Before I get to this week's post, I'd like to clear up something from last week that I didn't get to address in the comments because I was out of town all weekend. When I said that I was thankful that Dwight Freeney and Robert Mathis don't rotate in and out like most other linemen, that was overstatement. They do rotate in and out like most other linemen, but they don't rotate nearly as much as other linemen and they burn a lot more energy on every play than other linemen do every single down. That's what I was trying to get at in the post, but I went a little overboard in getting the point across, and I apologize for that.
Anywho, this week I'd like to talk about a painful, but great moment for the 2006 season (since my computer is still on the injured list). The moment comes from Week 7 when the Colts were hosting the Redskins. It was Peyton's second-toughest moment next to when he returned to a game in 2001 one play after fracturing his jaw.
The Colts were 6-0 after the win, so the NFL knew that the Colts were for real, but this was the game that set the tone for the rest of the season. In one play, Peyton exhibited the toughness the team would rely on to get them through the difficult moments in that Super Bowl year.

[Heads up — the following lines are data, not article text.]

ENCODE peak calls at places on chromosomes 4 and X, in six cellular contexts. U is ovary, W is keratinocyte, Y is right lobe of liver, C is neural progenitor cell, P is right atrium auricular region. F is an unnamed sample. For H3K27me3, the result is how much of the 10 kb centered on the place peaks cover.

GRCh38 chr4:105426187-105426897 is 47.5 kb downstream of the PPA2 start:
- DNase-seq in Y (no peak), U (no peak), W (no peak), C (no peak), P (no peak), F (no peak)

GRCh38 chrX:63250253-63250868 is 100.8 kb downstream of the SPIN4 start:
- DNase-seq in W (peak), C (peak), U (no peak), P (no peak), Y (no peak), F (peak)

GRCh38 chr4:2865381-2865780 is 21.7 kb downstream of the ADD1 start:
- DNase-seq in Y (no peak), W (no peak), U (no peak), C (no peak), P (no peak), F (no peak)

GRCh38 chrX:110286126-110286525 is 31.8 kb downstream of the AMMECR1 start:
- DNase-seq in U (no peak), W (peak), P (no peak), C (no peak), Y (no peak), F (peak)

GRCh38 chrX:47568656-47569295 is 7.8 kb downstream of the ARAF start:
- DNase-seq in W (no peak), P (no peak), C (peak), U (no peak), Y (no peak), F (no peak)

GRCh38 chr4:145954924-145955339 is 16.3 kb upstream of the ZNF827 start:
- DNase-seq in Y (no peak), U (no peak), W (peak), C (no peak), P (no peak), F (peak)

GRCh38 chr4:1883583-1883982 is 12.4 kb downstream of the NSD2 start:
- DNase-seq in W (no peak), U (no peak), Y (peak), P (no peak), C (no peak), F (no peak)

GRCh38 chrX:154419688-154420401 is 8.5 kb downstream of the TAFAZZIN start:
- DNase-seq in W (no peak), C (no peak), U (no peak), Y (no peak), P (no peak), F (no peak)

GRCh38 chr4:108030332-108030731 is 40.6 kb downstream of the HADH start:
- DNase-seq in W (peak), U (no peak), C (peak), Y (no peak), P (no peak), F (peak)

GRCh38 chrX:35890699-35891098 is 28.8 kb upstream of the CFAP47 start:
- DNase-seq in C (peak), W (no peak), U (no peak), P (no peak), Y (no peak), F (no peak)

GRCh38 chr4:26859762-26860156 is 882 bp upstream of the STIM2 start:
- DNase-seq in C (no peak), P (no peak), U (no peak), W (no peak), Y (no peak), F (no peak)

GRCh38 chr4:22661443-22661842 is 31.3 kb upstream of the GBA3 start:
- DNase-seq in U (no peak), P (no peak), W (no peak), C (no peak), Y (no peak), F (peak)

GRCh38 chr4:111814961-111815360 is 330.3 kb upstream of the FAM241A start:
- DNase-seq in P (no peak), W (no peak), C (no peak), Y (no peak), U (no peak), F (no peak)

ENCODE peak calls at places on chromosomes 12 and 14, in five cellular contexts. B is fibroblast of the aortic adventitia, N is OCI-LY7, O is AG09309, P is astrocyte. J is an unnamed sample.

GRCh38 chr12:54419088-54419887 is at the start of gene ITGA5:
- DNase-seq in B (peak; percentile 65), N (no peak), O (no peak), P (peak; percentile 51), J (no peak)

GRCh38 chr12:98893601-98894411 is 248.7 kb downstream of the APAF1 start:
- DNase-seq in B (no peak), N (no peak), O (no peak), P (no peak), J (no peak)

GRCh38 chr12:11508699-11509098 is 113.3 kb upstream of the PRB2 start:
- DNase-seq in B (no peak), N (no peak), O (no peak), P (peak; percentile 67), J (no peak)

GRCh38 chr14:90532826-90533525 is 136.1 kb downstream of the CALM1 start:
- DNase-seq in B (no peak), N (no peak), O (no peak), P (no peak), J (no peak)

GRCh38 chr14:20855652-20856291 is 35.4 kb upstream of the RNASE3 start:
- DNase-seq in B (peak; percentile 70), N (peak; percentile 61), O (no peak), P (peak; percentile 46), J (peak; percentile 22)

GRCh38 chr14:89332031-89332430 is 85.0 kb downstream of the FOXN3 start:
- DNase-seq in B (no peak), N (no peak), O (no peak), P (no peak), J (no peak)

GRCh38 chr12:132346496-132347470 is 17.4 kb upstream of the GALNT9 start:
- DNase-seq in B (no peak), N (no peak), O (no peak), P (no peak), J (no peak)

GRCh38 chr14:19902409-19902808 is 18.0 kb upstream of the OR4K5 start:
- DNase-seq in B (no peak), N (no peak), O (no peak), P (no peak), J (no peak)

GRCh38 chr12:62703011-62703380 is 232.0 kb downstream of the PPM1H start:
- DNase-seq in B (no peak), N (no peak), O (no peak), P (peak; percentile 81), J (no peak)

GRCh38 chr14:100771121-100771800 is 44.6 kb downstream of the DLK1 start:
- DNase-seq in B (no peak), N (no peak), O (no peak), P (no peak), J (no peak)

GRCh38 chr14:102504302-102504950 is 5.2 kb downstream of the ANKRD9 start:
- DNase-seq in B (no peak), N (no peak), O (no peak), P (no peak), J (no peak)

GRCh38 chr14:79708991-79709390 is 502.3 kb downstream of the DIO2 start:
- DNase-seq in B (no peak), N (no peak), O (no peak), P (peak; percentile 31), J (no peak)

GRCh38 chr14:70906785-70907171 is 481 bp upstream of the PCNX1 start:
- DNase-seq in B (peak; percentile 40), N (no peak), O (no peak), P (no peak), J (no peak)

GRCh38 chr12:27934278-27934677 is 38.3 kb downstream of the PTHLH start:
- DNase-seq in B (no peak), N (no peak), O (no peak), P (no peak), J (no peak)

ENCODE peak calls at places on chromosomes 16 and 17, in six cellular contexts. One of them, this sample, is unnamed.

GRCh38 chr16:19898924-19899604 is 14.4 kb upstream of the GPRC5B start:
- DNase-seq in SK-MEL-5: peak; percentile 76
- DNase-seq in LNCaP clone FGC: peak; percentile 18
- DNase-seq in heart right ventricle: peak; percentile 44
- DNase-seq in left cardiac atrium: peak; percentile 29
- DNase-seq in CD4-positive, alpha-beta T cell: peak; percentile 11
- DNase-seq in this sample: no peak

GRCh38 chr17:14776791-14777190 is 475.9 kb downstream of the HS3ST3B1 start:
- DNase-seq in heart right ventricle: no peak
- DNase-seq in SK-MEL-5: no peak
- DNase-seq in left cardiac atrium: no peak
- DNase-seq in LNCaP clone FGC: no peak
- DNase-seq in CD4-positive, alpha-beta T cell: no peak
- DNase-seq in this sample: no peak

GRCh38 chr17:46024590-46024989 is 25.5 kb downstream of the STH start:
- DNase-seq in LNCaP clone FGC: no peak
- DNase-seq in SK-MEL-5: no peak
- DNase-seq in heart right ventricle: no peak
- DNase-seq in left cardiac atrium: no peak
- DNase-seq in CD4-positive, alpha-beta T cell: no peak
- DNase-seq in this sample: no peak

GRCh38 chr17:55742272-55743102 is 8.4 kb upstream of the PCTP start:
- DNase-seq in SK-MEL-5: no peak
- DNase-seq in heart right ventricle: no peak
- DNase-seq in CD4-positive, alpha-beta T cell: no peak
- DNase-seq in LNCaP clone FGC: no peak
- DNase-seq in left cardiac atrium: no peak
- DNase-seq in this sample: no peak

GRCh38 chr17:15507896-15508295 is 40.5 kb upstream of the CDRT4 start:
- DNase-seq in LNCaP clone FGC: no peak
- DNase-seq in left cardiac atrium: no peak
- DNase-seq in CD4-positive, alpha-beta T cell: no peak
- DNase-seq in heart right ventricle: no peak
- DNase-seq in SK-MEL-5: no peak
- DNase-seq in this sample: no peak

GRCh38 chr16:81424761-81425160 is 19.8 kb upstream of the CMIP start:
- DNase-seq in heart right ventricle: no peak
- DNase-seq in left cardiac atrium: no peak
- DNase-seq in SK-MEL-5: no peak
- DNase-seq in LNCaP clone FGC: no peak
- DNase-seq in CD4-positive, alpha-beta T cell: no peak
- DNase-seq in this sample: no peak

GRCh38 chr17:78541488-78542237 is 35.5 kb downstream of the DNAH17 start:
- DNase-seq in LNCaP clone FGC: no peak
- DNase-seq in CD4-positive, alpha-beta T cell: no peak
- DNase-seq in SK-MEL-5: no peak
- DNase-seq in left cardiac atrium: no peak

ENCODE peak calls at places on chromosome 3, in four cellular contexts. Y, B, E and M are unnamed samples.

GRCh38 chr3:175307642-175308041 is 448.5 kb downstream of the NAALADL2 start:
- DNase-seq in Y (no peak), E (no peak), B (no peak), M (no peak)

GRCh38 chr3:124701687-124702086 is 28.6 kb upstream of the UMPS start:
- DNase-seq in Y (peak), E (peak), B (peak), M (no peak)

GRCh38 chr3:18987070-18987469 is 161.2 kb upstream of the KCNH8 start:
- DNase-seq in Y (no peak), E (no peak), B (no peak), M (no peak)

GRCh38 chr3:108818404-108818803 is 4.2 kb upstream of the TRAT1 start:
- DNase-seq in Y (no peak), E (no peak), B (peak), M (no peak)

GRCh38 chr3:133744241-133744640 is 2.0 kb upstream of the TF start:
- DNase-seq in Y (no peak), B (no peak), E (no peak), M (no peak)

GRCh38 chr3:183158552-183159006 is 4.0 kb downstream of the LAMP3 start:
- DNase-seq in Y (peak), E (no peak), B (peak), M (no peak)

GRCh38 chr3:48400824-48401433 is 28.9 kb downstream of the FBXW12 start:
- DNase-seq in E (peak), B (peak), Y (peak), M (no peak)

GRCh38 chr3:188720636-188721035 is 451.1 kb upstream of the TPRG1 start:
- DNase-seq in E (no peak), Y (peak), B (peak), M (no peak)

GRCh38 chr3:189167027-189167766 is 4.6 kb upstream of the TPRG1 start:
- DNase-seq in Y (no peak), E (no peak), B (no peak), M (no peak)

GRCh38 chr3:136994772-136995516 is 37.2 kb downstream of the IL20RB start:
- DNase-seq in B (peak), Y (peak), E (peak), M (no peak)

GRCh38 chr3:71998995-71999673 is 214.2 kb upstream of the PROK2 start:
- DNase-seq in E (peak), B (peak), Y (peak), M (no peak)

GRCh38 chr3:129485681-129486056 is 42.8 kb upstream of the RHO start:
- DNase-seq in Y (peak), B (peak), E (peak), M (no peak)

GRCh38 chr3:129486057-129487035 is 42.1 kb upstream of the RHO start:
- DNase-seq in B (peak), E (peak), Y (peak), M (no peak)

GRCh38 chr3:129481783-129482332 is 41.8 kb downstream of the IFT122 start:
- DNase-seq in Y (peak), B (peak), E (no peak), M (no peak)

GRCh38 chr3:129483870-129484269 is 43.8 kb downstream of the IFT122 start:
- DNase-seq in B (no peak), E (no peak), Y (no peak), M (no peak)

When the team slumped near the end of the regular season and let notable rushers such as Travis Henry (93 yards), Alvin Pearman (71 yards in garbage time after Fred Taylor and Maurice Jones-Drew had their fun), Rudi Johnson (79 yards), and Ron Dayne (who tallied up 153 yards!) raked the Colts defense, they were tough enough to stick with the system and know things would work themselves out. When the team had to play on the road in a hostile Baltimore environment, their toughed out those yards late in the game to seal the deal. When the team had to face an 18 point deficit in the AFC Championship, they stiffened up and pulled out the win. When it came to the big game, gutted out the win in the pouring rain, shedding their image as a soft, indoor team once and for all.
I see a lot of that grit and toughness in this year's team. They may not have that signature moment of toughness they did in 2006, but they've shown the ability to deliver again and again in tough situations this season. Six different times this season the Colts have been down in the fourth quarter, and all six times the Colts have come back to win. They've managed to win at home, on the road, while holding onto the ball for less than one-fourth of the game, without a touchdown pass from Peyton Manning, and without the services of several key players in most games.
Just like '06, the key to this success goes back to the captain, Peyton Manning. He still sets the tone, and everyone else gets on board with him. Hopefully this year he won't have to bend over backwards (literally) to show that to the world.